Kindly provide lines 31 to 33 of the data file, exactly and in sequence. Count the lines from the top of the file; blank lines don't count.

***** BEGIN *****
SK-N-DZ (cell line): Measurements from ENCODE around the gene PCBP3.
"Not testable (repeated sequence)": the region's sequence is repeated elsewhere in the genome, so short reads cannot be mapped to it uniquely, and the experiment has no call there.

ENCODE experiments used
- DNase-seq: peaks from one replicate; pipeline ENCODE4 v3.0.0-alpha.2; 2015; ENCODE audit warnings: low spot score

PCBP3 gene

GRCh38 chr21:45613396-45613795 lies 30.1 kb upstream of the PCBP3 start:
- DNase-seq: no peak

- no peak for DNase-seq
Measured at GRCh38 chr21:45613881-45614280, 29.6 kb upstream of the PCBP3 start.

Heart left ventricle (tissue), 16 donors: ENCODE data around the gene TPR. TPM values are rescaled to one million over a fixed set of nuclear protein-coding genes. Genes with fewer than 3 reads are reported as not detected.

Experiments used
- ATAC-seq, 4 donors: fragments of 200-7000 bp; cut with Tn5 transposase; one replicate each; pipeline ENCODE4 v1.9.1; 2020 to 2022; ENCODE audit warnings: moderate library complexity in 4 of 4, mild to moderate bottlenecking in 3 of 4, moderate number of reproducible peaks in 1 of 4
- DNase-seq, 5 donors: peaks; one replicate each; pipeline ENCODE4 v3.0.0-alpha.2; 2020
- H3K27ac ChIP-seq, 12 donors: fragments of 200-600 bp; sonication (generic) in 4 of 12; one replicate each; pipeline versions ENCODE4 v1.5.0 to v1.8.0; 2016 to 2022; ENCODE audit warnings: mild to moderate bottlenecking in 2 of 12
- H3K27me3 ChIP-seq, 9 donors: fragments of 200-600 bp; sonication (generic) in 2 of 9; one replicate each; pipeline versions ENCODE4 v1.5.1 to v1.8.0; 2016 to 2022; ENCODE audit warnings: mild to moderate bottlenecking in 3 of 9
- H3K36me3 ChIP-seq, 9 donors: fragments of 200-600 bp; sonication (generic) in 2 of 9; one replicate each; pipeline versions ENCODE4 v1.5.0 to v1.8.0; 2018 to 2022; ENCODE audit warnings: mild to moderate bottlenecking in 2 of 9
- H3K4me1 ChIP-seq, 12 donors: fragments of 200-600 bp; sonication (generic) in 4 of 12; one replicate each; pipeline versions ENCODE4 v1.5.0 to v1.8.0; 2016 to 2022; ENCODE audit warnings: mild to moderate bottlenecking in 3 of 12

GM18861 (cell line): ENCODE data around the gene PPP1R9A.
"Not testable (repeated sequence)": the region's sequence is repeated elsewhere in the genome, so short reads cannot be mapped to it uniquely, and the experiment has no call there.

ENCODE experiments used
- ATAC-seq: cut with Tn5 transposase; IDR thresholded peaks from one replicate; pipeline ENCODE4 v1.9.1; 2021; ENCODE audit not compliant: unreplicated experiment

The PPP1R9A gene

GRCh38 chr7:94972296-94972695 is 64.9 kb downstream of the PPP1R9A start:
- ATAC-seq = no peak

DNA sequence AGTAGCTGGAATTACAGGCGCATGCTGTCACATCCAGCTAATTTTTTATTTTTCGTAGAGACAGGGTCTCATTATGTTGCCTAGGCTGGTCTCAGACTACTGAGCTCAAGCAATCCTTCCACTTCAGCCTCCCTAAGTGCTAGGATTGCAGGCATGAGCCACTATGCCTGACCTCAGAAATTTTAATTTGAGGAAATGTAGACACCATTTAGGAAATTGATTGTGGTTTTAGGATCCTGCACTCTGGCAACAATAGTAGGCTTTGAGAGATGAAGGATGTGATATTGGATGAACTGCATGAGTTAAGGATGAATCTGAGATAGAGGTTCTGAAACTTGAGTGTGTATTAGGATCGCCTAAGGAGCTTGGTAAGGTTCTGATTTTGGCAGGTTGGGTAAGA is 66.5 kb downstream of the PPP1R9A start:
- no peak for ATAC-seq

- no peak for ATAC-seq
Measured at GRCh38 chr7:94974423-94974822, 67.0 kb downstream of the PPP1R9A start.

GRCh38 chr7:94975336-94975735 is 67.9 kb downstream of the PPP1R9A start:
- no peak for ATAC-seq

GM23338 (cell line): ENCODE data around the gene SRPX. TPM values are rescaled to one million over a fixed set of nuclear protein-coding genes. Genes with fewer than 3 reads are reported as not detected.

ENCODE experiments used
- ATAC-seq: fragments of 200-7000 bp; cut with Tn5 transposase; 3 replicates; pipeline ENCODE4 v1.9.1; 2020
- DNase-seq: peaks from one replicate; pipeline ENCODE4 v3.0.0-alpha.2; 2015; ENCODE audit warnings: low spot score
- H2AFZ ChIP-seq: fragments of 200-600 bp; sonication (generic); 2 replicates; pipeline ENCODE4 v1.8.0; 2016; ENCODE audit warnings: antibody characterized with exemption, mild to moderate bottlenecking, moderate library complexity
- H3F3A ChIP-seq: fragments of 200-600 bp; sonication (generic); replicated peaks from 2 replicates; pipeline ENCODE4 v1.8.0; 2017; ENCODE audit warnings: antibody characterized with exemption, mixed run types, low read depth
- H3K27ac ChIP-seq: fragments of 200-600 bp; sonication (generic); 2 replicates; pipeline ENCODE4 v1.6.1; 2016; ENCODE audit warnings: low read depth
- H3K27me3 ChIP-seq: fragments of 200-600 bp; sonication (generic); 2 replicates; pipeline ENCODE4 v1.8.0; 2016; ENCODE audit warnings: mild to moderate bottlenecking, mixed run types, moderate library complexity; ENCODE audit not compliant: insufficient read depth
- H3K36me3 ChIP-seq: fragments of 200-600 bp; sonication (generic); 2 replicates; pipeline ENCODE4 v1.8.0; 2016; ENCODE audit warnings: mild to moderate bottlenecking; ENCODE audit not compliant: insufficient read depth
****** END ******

GM23338 (cell line): ENCODE data around the gene SRPX. TPM values are rescaled to one million over a fixed set of nuclear protein-coding genes. Genes with fewer than 3 reads are reported as not detected.

ENCODE experiments used
- ATAC-seq: fragments of 200-7000 bp; cut with Tn5 transposase; 3 replicates; pipeline ENCODE4 v1.9.1; 2020